“I think it has potential for enormous impact,’’ Strickland said, saying it adds to other major investments in Downtown including the $1-billion plus expansion of St. Jude Children’s Research Hospital and the recent relocations of the headquarters of ServiceMaster, Indigo Ag and FedEx Logistics. “I’d say all those together are game changers.”
Although Raymond James & Associates financial services firm passed on an opportunity to relocate as the anchor tenant in a planned office tower at Union Row, the developers are confident an anchor tenant will come given the number of inquiries they’ve received.
“We’ve been surprised by the amount of interest,’’ Dlugolenski said. “I think this is one of those things where success breeds success as well. Once you create the place and the environment our view of it is it will be one of the most attractive places to live, work, play for an office tenant within a short period of time.’’
Though there is the specter of a brewing recession – Forbes magazine in July reported four signals of a possible 2020 recession including declining consumer confidence and slowing growth in manufacturing – Jones said Union Row has no worries.
“I think there are also people predicting that the sun is going to become a death star and explode next year,’’ he said. “We have conviction on this project. If we listen to the naysayers you would never get anything done.’’
Dlugolenski says Union Row will be well insulated from lean times by its large private equity investments. He said his transactions typically keep debt levels between 50 to 65 percent of a project’s cost, and Union Row’s loan-to-cost ratio could be in the 50 to 65 percent range too, according to numbers presented last fall.
“I think there are also people predicting that the sun is going to become a death star and explode next year. We have conviction on this project. If we listen to the naysayers you would never get anything done.’’Ken Jones, on the prospect of a 2020 recession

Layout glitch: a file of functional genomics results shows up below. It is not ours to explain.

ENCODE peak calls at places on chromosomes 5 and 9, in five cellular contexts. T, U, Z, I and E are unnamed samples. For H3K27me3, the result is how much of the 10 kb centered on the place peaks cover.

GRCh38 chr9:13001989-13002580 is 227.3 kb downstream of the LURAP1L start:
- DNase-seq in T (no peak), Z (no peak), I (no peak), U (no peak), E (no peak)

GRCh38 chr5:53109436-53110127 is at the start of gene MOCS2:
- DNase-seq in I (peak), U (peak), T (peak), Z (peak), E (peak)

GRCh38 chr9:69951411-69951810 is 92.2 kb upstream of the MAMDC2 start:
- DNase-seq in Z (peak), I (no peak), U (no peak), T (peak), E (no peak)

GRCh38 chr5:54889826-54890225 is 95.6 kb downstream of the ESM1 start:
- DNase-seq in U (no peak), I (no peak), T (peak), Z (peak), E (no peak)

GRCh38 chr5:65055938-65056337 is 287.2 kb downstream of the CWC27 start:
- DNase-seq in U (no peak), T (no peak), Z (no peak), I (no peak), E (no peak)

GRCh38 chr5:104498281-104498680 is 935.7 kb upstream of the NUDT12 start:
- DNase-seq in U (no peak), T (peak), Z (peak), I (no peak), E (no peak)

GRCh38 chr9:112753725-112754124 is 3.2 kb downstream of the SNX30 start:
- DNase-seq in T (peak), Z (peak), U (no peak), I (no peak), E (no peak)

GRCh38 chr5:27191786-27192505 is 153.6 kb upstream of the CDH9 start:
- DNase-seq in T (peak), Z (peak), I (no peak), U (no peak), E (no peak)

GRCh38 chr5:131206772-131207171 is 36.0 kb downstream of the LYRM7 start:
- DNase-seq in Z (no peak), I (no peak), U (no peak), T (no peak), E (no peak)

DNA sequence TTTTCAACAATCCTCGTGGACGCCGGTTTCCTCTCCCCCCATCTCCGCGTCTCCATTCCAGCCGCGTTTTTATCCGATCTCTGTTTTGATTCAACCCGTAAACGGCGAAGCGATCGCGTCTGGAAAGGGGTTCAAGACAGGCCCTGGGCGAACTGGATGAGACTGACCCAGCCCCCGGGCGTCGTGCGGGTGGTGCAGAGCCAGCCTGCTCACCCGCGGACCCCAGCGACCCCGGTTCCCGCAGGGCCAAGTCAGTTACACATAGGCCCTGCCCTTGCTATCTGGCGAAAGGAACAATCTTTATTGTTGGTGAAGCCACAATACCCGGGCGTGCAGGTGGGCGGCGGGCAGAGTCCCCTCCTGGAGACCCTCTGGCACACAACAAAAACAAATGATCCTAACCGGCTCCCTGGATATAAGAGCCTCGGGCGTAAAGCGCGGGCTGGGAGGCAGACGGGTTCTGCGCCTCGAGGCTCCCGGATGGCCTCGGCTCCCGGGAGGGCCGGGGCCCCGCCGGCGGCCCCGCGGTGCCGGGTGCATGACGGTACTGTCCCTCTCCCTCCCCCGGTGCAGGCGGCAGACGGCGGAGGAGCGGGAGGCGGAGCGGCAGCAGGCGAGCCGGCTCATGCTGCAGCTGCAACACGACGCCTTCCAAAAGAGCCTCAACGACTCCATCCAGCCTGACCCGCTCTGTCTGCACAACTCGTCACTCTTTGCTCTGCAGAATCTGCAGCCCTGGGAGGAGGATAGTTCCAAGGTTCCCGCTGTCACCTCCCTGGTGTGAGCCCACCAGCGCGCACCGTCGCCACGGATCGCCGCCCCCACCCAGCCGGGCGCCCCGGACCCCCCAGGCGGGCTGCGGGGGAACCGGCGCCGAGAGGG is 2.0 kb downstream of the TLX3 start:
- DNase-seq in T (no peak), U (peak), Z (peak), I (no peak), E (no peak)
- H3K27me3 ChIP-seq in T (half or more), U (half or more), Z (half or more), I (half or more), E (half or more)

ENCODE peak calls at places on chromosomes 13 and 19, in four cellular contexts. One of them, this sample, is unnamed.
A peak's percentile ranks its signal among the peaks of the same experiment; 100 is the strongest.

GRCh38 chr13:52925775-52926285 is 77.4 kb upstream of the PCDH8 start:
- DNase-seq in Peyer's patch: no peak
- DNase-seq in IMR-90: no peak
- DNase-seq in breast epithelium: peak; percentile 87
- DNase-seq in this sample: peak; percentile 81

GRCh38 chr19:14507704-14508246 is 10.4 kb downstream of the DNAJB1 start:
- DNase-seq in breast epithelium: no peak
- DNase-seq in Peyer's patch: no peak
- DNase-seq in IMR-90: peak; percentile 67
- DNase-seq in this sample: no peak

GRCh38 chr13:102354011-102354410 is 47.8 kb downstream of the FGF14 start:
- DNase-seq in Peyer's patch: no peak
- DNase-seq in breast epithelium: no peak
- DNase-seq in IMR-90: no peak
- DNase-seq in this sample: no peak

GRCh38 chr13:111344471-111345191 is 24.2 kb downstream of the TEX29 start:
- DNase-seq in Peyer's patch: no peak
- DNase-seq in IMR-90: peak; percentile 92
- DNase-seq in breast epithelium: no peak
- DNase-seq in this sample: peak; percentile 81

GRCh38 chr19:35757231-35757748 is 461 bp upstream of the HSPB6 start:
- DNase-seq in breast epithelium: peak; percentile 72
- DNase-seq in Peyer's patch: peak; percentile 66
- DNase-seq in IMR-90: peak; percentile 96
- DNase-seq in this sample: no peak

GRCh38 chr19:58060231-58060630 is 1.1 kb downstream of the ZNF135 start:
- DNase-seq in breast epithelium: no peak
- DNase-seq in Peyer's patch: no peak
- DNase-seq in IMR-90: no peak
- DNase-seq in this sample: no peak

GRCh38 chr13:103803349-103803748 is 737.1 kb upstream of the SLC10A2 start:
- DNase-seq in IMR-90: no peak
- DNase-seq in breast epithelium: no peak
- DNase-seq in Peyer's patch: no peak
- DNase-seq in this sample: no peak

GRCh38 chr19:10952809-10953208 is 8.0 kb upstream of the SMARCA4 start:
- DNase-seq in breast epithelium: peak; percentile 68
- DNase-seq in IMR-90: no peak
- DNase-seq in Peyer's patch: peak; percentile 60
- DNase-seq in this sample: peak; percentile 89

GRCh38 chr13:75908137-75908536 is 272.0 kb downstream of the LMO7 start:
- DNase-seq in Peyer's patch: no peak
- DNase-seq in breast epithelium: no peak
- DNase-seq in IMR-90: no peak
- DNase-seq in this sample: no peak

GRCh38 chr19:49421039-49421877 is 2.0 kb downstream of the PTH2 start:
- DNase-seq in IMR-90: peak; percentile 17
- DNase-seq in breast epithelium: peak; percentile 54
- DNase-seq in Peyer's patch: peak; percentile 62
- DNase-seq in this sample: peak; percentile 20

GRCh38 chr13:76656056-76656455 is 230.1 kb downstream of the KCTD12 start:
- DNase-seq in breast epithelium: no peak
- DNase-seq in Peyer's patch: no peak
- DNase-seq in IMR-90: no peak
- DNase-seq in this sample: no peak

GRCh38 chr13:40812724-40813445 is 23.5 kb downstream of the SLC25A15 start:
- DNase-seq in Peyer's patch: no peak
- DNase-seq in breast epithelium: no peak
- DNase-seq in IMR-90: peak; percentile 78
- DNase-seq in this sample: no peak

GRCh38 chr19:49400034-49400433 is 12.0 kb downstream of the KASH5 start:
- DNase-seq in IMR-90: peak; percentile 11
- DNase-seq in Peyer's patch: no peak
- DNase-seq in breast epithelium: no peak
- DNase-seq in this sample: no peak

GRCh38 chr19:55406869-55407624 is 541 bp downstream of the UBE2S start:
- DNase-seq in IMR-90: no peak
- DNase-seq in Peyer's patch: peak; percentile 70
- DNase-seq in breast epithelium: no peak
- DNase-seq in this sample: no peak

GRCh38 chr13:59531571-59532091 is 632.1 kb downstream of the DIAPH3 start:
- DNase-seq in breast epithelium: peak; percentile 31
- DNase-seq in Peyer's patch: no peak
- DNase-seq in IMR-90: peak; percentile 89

“Then, we’ve got good partners that have liquidity in the case that we need to kind of ride through a storm,’’ Dlugolenski said.
A large portion of the project’s private equity may be raised through a newly created federal tax shelter known as Opportunity Zone funds that shield investments from capital gains taxes. The area where the Union Row property sits is designated as an opportunity zone, or a distressed area where policymakers hope to encourage investment.
The program has come under criticism nationwide, however, assailed as more likely to help wealthy investors than poor people.
Nonetheless, Memphis Housing and Community Development Director Paul Young said he believes Union Row will help fight poverty because of job opportunities created by its planned hotels, grocery and restaurants. He said the project will complement another now underway, nearby South City, a public-private redevelopment of the old Foote Homes public housing project where 600 mixed-income housing units are planned.
“We’re excited to see Union Row come to fruition because one of the things we try to do when we invest in affordable housing is have affordable units in what they call areas of opportunity’’ with easy access to jobs, Young said. An added bonus is that Union Row involves no gentrification — no displacement of residents — because it is a commercial area.
“Union Row is going to help,’’ Young said. “It’s a wonderful match between what we’re trying to achieve.’’
This story first appeared at www.dailymemphian.com under exclusive use agreement with The Institute. Photos reprinted with permission of The Daily Memphian.